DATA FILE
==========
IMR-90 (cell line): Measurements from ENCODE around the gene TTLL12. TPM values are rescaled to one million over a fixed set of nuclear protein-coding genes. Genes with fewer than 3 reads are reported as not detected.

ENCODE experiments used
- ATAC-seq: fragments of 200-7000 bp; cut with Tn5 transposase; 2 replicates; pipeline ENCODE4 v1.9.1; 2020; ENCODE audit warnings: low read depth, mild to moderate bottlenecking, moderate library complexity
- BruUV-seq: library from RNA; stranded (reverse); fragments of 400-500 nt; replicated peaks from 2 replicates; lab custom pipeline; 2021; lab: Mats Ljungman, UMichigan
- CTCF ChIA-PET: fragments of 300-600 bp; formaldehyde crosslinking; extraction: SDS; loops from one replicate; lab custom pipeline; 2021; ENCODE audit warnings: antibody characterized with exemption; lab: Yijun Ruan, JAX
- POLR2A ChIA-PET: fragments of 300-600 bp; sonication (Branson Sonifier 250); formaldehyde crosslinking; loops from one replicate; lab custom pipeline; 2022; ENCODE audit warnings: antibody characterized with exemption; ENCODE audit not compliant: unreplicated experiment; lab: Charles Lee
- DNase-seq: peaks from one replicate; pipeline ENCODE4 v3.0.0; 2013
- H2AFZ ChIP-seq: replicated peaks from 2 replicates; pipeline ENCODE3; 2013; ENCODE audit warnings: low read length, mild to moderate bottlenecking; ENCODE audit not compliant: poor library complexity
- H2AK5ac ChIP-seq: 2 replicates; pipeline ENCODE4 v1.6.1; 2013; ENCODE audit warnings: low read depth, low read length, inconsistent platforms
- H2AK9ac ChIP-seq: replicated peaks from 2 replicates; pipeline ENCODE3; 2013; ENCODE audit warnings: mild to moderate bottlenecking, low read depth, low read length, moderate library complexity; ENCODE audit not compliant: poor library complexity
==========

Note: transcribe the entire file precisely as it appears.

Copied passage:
IMR-90 (cell line): Measurements from ENCODE around the gene TTLL12. TPM values are rescaled to one million over a fixed set of nuclear protein-coding genes. Genes with fewer than 3 reads are reported as not detected.

ENCODE experiments used
- ATAC-seq: fragments of 200-7000 bp; cut with Tn5 transposase; 2 replicates; pipeline ENCODE4 v1.9.1; 2020; ENCODE audit warnings: low read depth, mild to moderate bottlenecking, moderate library complexity
- BruUV-seq: library from RNA; stranded (reverse); fragments of 400-500 nt; replicated peaks from 2 replicates; lab custom pipeline; 2021; lab: Mats Ljungman, UMichigan
- CTCF ChIA-PET: fragments of 300-600 bp; formaldehyde crosslinking; extraction: SDS; loops from one replicate; lab custom pipeline; 2021; ENCODE audit warnings: antibody characterized with exemption; lab: Yijun Ruan, JAX
- POLR2A ChIA-PET: fragments of 300-600 bp; sonication (Branson Sonifier 250); formaldehyde crosslinking; loops from one replicate; lab custom pipeline; 2022; ENCODE audit warnings: antibody characterized with exemption; ENCODE audit not compliant: unreplicated experiment; lab: Charles Lee
- DNase-seq: peaks from one replicate; pipeline ENCODE4 v3.0.0; 2013
- H2AFZ ChIP-seq: replicated peaks from 2 replicates; pipeline ENCODE3; 2013; ENCODE audit warnings: low read length, mild to moderate bottlenecking; ENCODE audit not compliant: poor library complexity
- H2AK5ac ChIP-seq: 2 replicates; pipeline ENCODE4 v1.6.1; 2013; ENCODE audit warnings: low read depth, low read length, inconsistent platforms
- H2AK9ac ChIP-seq: replicated peaks from 2 replicates; pipeline ENCODE3; 2013; ENCODE audit warnings: mild to moderate bottlenecking, low read depth, low read length, moderate library complexity; ENCODE audit not compliant: poor library complexity